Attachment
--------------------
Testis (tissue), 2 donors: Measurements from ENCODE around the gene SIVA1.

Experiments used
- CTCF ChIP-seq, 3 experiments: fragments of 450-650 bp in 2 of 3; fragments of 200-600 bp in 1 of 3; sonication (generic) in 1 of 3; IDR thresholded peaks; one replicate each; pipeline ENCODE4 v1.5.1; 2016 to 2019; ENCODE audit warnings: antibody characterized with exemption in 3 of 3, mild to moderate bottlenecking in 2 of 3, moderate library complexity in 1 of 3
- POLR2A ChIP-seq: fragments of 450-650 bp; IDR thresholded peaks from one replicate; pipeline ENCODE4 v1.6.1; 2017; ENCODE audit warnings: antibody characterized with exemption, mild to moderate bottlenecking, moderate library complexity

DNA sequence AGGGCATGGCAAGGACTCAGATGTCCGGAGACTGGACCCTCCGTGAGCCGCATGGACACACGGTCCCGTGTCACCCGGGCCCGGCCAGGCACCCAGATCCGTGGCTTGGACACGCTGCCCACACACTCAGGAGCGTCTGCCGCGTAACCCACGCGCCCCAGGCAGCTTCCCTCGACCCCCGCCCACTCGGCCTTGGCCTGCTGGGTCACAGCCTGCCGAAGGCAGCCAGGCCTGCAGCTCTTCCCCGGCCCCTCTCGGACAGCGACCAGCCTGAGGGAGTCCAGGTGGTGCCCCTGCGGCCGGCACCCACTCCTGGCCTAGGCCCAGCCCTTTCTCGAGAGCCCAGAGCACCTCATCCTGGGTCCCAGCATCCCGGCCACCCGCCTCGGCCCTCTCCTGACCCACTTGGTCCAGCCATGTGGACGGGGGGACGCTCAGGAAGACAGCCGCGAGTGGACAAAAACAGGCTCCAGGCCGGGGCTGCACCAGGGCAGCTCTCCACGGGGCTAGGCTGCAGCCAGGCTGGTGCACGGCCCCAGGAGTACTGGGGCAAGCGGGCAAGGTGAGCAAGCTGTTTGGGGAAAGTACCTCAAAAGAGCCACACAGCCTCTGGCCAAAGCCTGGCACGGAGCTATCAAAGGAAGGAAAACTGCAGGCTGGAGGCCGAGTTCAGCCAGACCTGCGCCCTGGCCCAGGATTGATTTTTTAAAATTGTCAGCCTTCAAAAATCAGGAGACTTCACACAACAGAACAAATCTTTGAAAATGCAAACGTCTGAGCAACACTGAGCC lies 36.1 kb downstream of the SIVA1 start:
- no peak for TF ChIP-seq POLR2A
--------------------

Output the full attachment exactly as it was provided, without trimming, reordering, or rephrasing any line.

Testis (tissue), 2 donors: Measurements from ENCODE around the gene SIVA1.

Experiments used
- CTCF ChIP-seq, 3 experiments: fragments of 450-650 bp in 2 of 3; fragments of 200-600 bp in 1 of 3; sonication (generic) in 1 of 3; IDR thresholded peaks; one replicate each; pipeline ENCODE4 v1.5.1; 2016 to 2019; ENCODE audit warnings: antibody characterized with exemption in 3 of 3, mild to moderate bottlenecking in 2 of 3, moderate library complexity in 1 of 3
- POLR2A ChIP-seq: fragments of 450-650 bp; IDR thresholded peaks from one replicate; pipeline ENCODE4 v1.6.1; 2017; ENCODE audit warnings: antibody characterized with exemption, mild to moderate bottlenecking, moderate library complexity

DNA sequence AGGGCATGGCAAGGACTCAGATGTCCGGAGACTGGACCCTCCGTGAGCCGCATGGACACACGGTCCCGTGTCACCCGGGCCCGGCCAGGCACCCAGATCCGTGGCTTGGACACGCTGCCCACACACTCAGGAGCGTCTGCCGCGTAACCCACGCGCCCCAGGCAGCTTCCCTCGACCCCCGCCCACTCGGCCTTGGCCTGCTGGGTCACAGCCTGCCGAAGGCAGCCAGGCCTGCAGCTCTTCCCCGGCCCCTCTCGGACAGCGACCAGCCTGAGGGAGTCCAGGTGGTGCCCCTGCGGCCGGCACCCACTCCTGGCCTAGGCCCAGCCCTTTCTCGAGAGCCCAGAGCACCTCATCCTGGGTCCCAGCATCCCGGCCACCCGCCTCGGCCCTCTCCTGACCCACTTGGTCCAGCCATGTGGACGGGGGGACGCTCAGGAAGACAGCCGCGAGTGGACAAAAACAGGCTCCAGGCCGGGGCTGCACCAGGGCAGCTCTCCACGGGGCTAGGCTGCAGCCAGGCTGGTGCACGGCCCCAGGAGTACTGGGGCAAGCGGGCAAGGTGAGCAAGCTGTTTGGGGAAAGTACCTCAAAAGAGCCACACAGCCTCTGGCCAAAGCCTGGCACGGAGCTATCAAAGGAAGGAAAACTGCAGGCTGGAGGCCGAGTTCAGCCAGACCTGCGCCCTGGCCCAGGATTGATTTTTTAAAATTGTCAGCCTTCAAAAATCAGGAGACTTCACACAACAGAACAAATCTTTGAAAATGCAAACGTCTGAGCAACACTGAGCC lies 36.1 kb downstream of the SIVA1 start:
- no peak for TF ChIP-seq POLR2A